New Delhi, Feb 10, 2015: The Supreme Court on February 9, stressed the need to stamp out religion from civil laws, saying India has been a secular country until now but it cannot be said how long it will remain so, a bench of Justices Vikramjit Sen and C Nagappan said.
Hearing a plea seeking validity to a divorce granted by a Christian court set up under their personal law, the apex court bench favoured keeping religion out of the civil laws. "Every religion will then say that we will decide how to carry out personal laws," the bench pointed out to senior advocate Soli J Sorabjee.
Sorabjee, appearing for a PIL petitioner Clarence Pais, (well known 85 year old lawyer of Mangalore - see special information here) urged the bench to consider this question of law and religious freedom, claiming it impacted over one crore Indian Christians governed by the Canon Law on marriage and its dissolution. The court, however, referred to honour killing as an example of the perils that religious or self-styled socio-political institutions could spawn in case they had legal backing. "Look at the cases of honour killings. Then there is ostracisation of young boys and girls. You don’t follow what they state as a law of the society and you get ostracised," the bench said.
The PIL by lawyer Clarence Pais sought a direction to all criminal courts in the country to recognise a decree of annulment of marriage granted by the "ecclesiastical courts/tribunal." If the dissolution of marriage by such courts was not held to be legally valid, thousands of Catholic Christian men could face criminal charges of bigamy, the petition had contended.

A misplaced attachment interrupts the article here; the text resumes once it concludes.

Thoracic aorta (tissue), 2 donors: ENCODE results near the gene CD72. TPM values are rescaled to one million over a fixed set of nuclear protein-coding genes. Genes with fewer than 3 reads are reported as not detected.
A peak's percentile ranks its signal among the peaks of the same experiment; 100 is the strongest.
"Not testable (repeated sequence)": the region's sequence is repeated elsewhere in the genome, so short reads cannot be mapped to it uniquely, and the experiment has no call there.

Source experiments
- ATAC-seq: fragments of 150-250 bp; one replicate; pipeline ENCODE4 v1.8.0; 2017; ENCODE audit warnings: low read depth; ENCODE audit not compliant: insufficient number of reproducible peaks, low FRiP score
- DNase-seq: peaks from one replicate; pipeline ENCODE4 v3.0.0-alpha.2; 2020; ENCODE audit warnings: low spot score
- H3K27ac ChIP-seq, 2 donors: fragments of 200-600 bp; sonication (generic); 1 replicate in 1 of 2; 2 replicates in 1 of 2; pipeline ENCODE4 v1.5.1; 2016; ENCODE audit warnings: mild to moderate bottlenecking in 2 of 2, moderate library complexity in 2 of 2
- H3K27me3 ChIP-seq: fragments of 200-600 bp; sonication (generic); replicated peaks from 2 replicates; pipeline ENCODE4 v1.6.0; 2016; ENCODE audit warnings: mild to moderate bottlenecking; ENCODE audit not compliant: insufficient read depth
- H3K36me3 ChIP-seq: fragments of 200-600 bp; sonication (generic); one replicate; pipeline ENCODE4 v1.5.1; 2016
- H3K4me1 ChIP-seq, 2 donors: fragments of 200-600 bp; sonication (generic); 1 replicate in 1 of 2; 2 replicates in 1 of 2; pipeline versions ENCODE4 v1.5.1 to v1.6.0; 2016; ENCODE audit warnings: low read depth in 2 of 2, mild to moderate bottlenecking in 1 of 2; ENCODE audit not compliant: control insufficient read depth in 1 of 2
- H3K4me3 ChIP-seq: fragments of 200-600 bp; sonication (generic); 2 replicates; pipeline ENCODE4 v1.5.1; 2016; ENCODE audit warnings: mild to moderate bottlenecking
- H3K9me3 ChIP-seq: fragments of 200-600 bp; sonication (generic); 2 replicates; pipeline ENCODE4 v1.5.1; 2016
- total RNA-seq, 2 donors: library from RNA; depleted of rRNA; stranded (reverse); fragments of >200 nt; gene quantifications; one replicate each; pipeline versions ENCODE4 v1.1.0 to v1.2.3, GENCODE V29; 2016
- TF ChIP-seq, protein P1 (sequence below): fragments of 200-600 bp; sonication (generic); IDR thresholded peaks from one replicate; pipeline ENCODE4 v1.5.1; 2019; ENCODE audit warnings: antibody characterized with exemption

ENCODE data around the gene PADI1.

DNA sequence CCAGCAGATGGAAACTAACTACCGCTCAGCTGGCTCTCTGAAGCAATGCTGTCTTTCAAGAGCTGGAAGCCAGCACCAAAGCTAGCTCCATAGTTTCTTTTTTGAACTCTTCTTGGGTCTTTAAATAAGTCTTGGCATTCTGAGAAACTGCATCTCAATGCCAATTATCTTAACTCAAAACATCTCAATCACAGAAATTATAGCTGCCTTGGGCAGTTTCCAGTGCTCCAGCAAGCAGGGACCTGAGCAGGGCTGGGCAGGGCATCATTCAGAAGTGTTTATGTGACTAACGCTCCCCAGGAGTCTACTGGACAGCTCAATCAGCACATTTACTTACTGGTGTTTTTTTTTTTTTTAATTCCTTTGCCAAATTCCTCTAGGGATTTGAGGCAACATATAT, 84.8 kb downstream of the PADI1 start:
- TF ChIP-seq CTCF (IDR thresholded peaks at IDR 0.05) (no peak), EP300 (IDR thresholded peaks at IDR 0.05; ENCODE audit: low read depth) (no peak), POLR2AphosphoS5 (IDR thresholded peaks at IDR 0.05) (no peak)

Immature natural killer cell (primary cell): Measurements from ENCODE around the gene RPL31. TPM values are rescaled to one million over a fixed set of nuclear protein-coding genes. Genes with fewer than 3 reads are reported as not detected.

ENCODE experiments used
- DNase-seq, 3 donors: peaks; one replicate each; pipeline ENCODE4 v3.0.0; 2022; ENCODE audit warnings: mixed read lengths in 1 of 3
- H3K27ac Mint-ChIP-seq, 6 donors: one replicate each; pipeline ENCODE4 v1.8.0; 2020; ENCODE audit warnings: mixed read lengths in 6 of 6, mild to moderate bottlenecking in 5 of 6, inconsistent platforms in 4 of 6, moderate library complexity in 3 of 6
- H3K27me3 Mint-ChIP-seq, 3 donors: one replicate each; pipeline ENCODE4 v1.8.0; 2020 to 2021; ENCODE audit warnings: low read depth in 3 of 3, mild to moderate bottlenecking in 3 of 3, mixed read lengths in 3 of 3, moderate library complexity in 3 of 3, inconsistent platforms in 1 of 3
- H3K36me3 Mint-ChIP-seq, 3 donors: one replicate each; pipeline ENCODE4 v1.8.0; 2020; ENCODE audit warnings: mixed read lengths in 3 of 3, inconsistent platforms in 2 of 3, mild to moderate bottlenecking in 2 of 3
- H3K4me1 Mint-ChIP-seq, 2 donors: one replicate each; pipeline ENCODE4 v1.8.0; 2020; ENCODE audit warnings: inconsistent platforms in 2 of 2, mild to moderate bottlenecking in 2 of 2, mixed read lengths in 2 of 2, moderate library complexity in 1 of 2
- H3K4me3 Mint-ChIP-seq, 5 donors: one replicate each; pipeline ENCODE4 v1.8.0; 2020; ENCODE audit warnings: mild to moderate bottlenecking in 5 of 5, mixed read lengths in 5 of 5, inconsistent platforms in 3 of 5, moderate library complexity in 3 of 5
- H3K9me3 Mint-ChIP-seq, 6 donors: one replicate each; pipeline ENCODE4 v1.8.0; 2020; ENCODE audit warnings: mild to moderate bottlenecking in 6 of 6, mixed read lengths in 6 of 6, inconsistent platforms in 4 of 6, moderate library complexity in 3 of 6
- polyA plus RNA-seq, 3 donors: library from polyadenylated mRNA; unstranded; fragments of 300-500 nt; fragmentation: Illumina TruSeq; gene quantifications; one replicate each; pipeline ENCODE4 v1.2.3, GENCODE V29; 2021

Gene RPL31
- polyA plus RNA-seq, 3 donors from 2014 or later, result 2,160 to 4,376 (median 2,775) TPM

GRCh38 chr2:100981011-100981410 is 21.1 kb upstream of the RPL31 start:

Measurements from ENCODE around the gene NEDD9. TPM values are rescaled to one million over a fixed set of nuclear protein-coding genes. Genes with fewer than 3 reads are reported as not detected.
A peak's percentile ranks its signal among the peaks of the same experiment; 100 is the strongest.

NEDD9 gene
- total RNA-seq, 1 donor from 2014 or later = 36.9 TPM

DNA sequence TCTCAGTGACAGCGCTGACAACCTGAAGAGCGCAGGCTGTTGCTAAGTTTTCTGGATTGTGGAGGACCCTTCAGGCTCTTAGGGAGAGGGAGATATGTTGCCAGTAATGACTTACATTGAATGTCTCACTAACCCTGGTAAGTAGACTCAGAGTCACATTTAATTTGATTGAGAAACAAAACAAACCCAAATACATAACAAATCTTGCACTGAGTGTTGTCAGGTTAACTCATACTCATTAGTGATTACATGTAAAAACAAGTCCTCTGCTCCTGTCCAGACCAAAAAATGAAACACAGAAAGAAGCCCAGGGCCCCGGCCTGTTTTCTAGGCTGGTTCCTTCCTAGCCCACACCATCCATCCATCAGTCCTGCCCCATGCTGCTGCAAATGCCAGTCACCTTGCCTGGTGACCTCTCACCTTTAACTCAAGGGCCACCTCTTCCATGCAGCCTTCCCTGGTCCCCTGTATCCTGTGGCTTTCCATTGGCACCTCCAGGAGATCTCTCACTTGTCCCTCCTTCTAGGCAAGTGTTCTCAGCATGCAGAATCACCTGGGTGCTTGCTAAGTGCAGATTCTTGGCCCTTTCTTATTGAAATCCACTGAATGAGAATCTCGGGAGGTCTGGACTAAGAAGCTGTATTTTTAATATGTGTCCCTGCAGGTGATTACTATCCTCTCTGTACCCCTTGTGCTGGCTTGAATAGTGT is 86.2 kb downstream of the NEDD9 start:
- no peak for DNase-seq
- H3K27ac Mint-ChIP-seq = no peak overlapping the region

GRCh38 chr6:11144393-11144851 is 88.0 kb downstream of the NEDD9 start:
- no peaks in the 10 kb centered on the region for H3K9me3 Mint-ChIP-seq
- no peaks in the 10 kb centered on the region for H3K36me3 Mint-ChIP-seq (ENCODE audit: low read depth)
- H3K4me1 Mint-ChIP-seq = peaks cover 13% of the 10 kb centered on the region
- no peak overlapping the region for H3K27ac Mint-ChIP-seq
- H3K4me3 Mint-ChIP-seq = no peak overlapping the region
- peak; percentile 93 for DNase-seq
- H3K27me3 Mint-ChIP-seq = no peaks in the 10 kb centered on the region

On Sorabjee’s plea that if the court did not recognise marriage and its dissolution under the Canon Law, men will be exposed to the dangers of being prosecuted for bigamy, the bench said, "Of course, such cases can be filed." "Ecclesiastical court is on one side and the civil law on the other and only the latter is recognised. Ecclesiastical court should only be for religious purposes," the court said.
Additional Solicitor General Neeraj Kishan Kaul, appearing for the Centre, contended that the petition was not maintainable and the legal position was clear. The court, however, granted four weeks time to the Centre to file its response to the PIL observing that the government may take help of directive principle of state policy, recommending uniform civil code to buttress its response.
The bench also asked the petitioner to submit a rejoinder in two weeks thereafter and posted the matter for consideration on April 8.
BRIEF PROFILE OF CLARENCE PAIS :
Clarence Pais was born on April 4, 1928. His father, Lawyer L C Pais(1891-1974) was a well known figure South Kanara, enrolled in the bar in 1952. In 1962 he was made a ’notary public’ and successfully combined law and coffee cultivation - he has earned distinction and awards in both fields. He provided the leadership, starting in 1992, to get Mother Teresa of Kolkata to start her homes here in Mangalore which is progressing very well to date.
1952: Clarence and his uncle Chevalier Gilbert Pais, taken in Madras, shortly after Clarence had obtained his B.L. degree and enrolled in the Madras Bar
2008 – Clarence and his grandchildren at the award of his papal knighthood